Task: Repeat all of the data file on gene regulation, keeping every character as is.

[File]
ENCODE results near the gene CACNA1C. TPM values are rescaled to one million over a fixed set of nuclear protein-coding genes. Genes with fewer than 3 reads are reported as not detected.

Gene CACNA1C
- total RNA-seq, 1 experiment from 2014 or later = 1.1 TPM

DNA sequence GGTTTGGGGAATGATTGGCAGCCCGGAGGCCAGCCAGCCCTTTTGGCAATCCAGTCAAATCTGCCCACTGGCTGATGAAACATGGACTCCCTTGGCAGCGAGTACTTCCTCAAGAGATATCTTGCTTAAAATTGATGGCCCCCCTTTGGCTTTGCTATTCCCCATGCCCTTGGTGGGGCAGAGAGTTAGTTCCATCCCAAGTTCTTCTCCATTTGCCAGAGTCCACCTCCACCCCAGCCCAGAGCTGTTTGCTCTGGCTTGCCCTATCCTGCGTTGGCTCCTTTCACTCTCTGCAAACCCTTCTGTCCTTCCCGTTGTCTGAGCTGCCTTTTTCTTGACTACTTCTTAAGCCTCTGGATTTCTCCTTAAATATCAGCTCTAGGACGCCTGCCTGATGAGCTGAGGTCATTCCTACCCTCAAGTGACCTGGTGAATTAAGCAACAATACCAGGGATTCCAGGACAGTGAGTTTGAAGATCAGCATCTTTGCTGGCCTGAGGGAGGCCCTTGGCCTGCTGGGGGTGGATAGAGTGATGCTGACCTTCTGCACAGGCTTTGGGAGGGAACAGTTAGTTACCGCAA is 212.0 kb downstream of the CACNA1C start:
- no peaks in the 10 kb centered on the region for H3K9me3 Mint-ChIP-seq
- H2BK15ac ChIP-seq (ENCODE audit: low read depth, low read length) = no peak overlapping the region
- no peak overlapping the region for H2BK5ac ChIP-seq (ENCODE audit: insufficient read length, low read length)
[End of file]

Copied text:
ENCODE results near the gene CACNA1C. TPM values are rescaled to one million over a fixed set of nuclear protein-coding genes. Genes with fewer than 3 reads are reported as not detected.

Gene CACNA1C
- total RNA-seq, 1 experiment from 2014 or later = 1.1 TPM

DNA sequence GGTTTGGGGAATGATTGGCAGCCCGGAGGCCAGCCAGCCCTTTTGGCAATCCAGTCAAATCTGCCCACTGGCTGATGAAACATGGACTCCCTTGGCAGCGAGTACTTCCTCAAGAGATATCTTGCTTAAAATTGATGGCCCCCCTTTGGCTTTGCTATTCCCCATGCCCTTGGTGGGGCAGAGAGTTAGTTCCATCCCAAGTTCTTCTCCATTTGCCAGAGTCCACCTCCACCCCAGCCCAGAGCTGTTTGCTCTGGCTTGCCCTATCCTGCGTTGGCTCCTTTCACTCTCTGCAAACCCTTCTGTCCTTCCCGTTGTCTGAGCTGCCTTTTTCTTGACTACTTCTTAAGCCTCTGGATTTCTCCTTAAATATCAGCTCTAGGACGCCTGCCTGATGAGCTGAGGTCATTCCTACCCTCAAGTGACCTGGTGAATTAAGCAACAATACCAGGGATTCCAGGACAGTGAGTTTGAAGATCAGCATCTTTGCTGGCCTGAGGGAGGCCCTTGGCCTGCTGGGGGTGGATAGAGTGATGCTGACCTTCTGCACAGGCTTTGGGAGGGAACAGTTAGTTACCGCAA is 212.0 kb downstream of the CACNA1C start:
- no peaks in the 10 kb centered on the region for H3K9me3 Mint-ChIP-seq
- H2BK15ac ChIP-seq (ENCODE audit: low read depth, low read length) = no peak overlapping the region
- no peak overlapping the region for H2BK5ac ChIP-seq (ENCODE audit: insufficient read length, low read length)